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It’s that time of year once again! The expected “New You” slogans are populating the airwaves and saturating the marketplace. Whenever we approach a new year, the predictable appeals to look forward to new beginnings are always meeting us. And if you’re a millennial (approximately ages 18 to 34), you’re expected to be on the frontlines of change and pursuing new ventures in 2017. As a fellow millennial, I can attest to the burden and expectation to reach further and aim higher. With every challenge I’ve faced, my faith in God has been an anchor through life’s ups and downs. Here’s my challenge to you: While the weight of expectation increases, why not give faith in God a chance in this New Year? Here are some quick tips in activating your faith in 2017:

 

Step #1: Digest God’s Word – everyday!

I wish I could tell you there were some quick way to grow your faith. I must report that there is no shortcut to faith in God! But, there is a sure way to grow your faith starting today – digest God’s Word everyday. I liken it to eating food. Sometimes, I admittedly eat my food too fast. As a result, I deny myself the opportunity to enjoy the taste of the food for the satisfying a momentary hunger. I’m learning to chew my food properly so that it can digest properly. I apply the same approach to the Word of God. It is our living Bread! Why rush it?

If you already do this, I want to applaud you and encourage you to keep going! If this hasn’t been a habit for you, start today! Rather than taking large sums of Scripture, take a portion and reflect on the passage. Search faith scriptures on Google via BibleGateway.com or Blble.com and read these life-giving verses. If you’re hungry for God to move in your life without hindrance, build your faith in His Word. It’s His promises!

 

Step #2: Devote time in prayer.

I used to think I couldn’t pray because I heard other people pray publicly. From my observations, I did not measure up at all! Their poetry and prose was on point! They talked to God with eloquent language. I thought I was at a poetry jam! But, I laid down on those insecurities to pick up the mantle of prayer. It’s talking with God and listening to God. I know our schedules and lives can be hectic and quite overwhelming. But, the Giver of your life wants to connect with you. He wants to hear your heart and desires that you hear His.

Before ending my seminary pastoral internship in Trenton, NJ, a member of the church came up to me and lovingly said, “Ryan, God misses your times with Him.” My heart sank. I knew exactly what they meant. It wasn’t that I failed to pray. It was how I was praying. I wasn’t all in. I wasn’t completely devoted to sharing the depths of my heart and hearing what grieves God. Almost a decade later, I remember those loving, corrective words. I never thought about how God felt when I didn’t seek Him. Faith is built when you trust the Father in relationship and conversation.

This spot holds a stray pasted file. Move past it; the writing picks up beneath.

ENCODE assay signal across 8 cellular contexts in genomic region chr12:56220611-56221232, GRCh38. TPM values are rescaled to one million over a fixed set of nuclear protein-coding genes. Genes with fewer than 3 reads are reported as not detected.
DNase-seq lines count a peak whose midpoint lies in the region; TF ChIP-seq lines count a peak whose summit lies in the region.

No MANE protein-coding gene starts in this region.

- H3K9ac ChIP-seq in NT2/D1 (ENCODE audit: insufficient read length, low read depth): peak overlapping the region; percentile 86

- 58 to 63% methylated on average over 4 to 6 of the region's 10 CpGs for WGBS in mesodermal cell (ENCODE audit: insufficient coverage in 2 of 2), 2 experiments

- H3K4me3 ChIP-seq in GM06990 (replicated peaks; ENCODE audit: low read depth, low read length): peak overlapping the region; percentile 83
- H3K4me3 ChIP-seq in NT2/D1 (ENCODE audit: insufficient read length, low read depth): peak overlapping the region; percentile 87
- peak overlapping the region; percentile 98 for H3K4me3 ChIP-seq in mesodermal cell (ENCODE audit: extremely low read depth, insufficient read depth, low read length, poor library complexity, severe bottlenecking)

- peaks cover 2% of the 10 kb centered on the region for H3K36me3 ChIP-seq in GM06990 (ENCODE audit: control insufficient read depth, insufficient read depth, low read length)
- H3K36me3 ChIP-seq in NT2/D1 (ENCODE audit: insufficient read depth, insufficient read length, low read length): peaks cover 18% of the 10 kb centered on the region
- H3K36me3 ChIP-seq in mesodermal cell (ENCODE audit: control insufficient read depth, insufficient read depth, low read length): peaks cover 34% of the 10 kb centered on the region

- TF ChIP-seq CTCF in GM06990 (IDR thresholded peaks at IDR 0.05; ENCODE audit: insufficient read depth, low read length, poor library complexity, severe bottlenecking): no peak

Step #3: Develop an appetite for faith-filled risks!

My fellow millennial: Face your giants. Confront your fears. Courageously address the elephant in the room. Look around. There are many examples of people taking risks without any evidence that it will work out for their good. They’re making an attempt to try something new or as Aerosmith would put it, “Living on the Edge”! How much more should we be taking risks for God that is rooted in our faith? This kind of living requires an appetite for it. If you are used to playing it safe, you’ll find that your hunger to try new things wane. You may even be tempted to think, “That’s crazy. It doesn’t take all of that!” But that’s the crazy, radical, mind-boggling deal! It does TAKE ALL OF THAT and ALL OF YOU!

The biggest obstacle standing in our way is that four lettered word: FEAR. It is the enemy of faith, handicapping us from pursuing our purpose and calling. It will keep us on the sidelines, unwilling to open up and share our deepest passions and dreams. But it doesn’t have to be this way! When the voice of doubt says, “You can’t! Don’t bother!” turn to the voice of God that says, “You can! Move forward in Me!” Surround yourself with faith-filled adventurers! Keep them close and if you don’t have it in your circle, seek them out! Faith is contagious and will spread like wildfire when you are around those who keep the fire lit with their devotion and discipline. Before taking a faith-filled risk in 2017, I’m encouraged by the words of the Apostle Paul in Romans 1:17:

“God’s way of putting people right shows up in the acts of faith, confirming what Scripture has said all along: “The person in right standing before God by trusting Him really lives.” (The Message)

As you navigate the hopes and challenges of 2017, I rest in the confidence that this three-point guide for faith will help you move into new realms of thought, creativity and passion as you pursue your goals and your purpose. And remember – the world is waiting on you. Let’s take a faith-filled adventure in 2017! -RF

CharisaRouse2Charisa Rouse (aka The Violin Diva) is known for her great talent on the violin and her jazz-infused sounds. Charisa is a well-sought after artist on the live performance stage and in the studio. Recently, Charisa was featured with world-renowned artist Patti Labelle at the BLACK GIRLS ROCK event at the New Jersey Performing Arts Center. Charisa has worked with world-renowned artists and performed on the biggest stages. With her husband (James Rouse) by her side, Charisa has been able to achieve great success and the best is yet to come.